Simi Valley Child Mauled by Coyote; 3 Others Are Attacked

Times Staff Writer

Police fatally shot a coyote after it tried to drag a 3 1/2-year-old Simi Valley boy off his front porch Sunday night and attacked three other children playing on a nearby street.

The boy, Weston Field, was playing outside his Hill Valley Court home around 7 p.m. Sunday when the 45-pound coyote pounced on him, biting him on the neck, ear, head, hand, back and face.

Weston’s mother, Debbie, had walked down the driveway to gather some toys when she heard the boy scream.


“He’s allergic to dogs, so he’s afraid of them,” Debbie Field said. “I heard him scream. When I came around the corner, the coyote was right on top of my son.”

The animal had grabbed Weston, who weighs about 34 pounds, by the head and neck and tried to drag him away before Debbie Field’s screams scared it off.

After treatment by paramedics, Weston was taken to Los Robles Regional Medical Center in Thousand Oaks, where he received 13 stitches in his face and head. As he was leaving, about midnight, Weston got an ovation from those in the emergency room, Debbie Field said.

On Monday, Weston was in good spirits at home.”He wants me to turn off the [coverage at the] Reagan library and put on ‘Star Wars,’ ” said his father, Jeff, a pharmacist.

The attacks began about 6:45 p.m. on Parkview Court in western Simi Valley, when the animal approached two toddlers, ages 2 and 3, who were playing in a backyard. The coyote, a female about 8 months old and the size of a small collie, bit both boys on the ankle through a fence before being chased off by neighbors.

The animal next attacked an 8-year-old boy playing hockey in the street on Twisted Oak Drive. He suffered only scratches.


Police responded within moments after Weston was attacked, Jeff Field said, and killed the animal.

Such attacks are rare, particularly for Ventura County, said Lt. Chris Long of the state Department of Fish and Game.

“There has been some aggressive behavior by coyotes over the years,” he said, “but this is the first I remember” in Ventura County, where Long has worked since 1990.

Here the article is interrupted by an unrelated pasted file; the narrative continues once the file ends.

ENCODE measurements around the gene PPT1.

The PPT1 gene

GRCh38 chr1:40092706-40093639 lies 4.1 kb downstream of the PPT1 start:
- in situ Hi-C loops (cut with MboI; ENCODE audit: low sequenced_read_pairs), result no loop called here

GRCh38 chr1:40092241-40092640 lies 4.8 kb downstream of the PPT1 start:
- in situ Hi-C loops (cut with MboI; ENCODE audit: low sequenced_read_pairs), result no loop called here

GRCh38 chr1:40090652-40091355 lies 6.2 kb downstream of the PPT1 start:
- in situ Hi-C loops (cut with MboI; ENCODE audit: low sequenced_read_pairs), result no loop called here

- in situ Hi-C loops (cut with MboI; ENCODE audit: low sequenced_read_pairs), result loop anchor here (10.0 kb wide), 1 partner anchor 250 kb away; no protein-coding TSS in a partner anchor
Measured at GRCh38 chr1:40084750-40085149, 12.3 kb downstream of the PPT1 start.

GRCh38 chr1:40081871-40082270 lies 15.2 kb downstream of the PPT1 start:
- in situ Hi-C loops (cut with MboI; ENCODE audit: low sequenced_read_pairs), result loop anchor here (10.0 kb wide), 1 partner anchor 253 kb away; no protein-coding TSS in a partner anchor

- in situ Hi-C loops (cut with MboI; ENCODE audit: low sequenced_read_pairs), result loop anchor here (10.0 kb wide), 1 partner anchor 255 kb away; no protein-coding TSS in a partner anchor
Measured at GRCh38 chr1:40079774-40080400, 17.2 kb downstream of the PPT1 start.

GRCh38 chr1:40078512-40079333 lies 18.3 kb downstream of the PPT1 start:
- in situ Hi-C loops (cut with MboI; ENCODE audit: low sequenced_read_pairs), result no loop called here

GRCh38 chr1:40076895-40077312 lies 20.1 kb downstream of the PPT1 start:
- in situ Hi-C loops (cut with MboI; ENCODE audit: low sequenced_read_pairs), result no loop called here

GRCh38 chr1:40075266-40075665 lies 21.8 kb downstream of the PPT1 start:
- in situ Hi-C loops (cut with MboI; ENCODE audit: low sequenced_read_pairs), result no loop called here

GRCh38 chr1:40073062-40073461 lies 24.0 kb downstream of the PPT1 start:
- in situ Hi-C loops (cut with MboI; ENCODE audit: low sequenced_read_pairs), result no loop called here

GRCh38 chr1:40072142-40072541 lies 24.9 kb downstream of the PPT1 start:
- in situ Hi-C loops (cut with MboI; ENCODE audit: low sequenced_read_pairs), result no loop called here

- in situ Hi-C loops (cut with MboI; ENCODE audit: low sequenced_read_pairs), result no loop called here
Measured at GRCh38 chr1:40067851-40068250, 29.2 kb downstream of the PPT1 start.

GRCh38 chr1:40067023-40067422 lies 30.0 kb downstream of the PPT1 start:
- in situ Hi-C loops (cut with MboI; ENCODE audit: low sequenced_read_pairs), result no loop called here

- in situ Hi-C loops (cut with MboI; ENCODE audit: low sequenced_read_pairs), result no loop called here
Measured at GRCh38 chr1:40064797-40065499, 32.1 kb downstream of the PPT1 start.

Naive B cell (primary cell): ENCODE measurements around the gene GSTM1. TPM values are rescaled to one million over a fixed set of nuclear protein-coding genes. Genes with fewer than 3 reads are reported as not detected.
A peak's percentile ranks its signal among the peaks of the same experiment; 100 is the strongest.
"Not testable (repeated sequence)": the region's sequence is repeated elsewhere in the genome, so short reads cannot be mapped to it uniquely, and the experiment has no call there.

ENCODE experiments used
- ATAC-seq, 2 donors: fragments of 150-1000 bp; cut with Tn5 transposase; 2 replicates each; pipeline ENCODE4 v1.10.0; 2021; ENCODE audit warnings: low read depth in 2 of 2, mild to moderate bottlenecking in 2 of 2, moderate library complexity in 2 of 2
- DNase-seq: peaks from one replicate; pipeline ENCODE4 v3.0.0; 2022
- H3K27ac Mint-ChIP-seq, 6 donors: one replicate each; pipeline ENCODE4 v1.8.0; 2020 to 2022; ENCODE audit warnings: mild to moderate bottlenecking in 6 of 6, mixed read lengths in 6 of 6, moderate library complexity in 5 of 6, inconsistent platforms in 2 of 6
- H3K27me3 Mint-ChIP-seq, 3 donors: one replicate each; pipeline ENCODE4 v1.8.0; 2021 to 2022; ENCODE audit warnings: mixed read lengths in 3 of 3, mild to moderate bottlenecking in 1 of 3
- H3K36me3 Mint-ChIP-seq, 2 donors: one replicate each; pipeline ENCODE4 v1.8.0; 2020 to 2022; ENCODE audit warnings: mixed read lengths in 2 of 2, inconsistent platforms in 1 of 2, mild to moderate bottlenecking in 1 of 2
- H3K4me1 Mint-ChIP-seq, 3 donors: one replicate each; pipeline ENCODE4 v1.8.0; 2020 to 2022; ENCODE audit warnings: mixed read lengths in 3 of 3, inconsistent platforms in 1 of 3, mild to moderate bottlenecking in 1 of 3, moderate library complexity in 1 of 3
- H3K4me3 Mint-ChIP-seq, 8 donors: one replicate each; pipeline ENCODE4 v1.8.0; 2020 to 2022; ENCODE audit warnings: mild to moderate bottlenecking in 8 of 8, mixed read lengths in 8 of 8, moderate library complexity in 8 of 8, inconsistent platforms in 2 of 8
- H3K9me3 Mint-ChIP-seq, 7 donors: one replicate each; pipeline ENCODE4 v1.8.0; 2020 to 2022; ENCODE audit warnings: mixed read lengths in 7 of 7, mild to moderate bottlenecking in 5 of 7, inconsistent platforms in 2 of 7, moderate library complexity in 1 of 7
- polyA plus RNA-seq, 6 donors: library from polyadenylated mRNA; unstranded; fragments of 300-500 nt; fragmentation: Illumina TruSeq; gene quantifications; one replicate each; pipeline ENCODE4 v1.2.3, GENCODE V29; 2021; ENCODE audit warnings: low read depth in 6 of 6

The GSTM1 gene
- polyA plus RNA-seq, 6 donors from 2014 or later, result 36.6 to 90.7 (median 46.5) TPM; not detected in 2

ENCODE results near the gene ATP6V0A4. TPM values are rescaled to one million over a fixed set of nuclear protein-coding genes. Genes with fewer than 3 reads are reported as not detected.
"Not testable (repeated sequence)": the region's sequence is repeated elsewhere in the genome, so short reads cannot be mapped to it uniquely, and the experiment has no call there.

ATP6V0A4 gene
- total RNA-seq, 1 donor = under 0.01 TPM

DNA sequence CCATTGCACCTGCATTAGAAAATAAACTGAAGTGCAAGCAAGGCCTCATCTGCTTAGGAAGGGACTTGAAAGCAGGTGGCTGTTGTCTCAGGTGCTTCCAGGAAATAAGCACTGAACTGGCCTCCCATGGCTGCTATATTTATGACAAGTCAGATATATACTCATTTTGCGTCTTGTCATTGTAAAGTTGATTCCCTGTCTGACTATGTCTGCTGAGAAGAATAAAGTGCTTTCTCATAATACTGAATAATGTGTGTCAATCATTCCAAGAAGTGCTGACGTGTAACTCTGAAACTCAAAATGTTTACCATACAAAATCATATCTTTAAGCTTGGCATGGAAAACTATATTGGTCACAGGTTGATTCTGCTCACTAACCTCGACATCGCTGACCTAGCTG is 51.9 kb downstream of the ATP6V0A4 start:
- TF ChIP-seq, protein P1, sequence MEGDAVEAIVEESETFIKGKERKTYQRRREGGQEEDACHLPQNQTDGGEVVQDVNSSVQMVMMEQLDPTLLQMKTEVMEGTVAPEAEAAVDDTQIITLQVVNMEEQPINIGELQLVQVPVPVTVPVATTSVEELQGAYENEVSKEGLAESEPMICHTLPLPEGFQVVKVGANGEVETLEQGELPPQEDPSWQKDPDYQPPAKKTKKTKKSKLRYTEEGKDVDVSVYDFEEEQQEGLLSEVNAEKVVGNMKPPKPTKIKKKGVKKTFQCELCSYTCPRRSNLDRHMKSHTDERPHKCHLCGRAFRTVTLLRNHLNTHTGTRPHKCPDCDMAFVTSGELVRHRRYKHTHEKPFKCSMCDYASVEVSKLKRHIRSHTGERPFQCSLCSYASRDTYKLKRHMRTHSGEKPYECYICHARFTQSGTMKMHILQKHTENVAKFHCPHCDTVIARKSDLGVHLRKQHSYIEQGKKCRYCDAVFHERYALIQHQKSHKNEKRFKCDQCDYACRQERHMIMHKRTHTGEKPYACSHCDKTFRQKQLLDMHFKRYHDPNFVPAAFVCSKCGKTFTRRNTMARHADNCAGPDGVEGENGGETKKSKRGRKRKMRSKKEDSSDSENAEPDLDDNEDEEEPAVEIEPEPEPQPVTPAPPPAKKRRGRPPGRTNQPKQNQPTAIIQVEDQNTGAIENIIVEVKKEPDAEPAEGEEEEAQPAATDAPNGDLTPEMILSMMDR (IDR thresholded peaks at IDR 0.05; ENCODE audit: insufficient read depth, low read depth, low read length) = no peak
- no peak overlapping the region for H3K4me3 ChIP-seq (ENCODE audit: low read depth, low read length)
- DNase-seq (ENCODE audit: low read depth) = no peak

“They do get quite a few in L.A. County, but not here.”

Ventura County animal control supervisor Lou Stearns agreed, saying she had not heard of any in the 25 years she’s been on the job.

The county’s animal control department is examining the coyote, but preliminary tests have not found evidence of rabies. The test will be repeated today. Three of the four injured children began rabies shots Monday as a precaution.

Debbie Field said the family, who moved to their home about a year ago from another in Simi Valley, had seen coyotes at a distance but never up close.


On Monday, she wanted to get the word out about the danger.

“Especially after the fires, anyone in the burn areas needs to know that their child is susceptible to a coyote attack,” she said.

Stearns said her department handed out pamphlets Monday to remind residents to stay on guard.

Although the coyote’s behavior was unusual, “they do see kids as prey,” she said.

In Simi Valley, “you’re in an area that’s pretty populated with coyotes. People need to watch their kids,” she said.

She said that some coyotes may have relocated to the green part of the city, away from the burn areas.

There were 89 coyote attacks on humans in California between the late 1970s and December 2003, according to a report cited by the state Department of Fish and Game. Nearly 80% of them occurred in the last decade, the report said.

Long said most of the attacks come during the springtime, when female coyotes are protecting their young.


He added that although coyote attacks are rare, coyotes aren’t.

“An actual bite is out of the ordinary, but coyotes interacting with people is not that uncommon. We’ve got a lot of houses up in their habitat,” he said.

“I live in Ventura, and at night, it’s not that unusual to see coyotes.”


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Preventing an attack

The state Department of Fish and Game has issued some safety tips for those in areas where coyotes may live:

* Never feed a coyote, either by design or by leaving pet food or garbage where they can get it. Store pet food indoors and use trash cans with lids that clamp shut.

* Clear brush and dense weeds from around dwellings. That reduces protective cover for coyotes and makes the area less attractive to rodents, which coyotes eat.

* Protect children. Never leave them unattended, even in familiar surroundings, such as a backyard.

* Protect pets and livestock. Keep small pets, such as cats, rabbits and small dogs, indoors, especially at night.


* Use negative reinforcement. Make loud noises, throw rocks or spray coyotes with a garden hose. To keep coyotes wild or to prevent them from becoming habituated to humans, it is important that they retain their natural wariness of humans.

* Remove sources of water, especially in dry climates.

* Pick up fallen fruit and cover compost piles.

* Install motion-sensitive lighting around the house.


*Experts warn never to leave children unattended in areas where coyotes can be found.


Los Angeles Times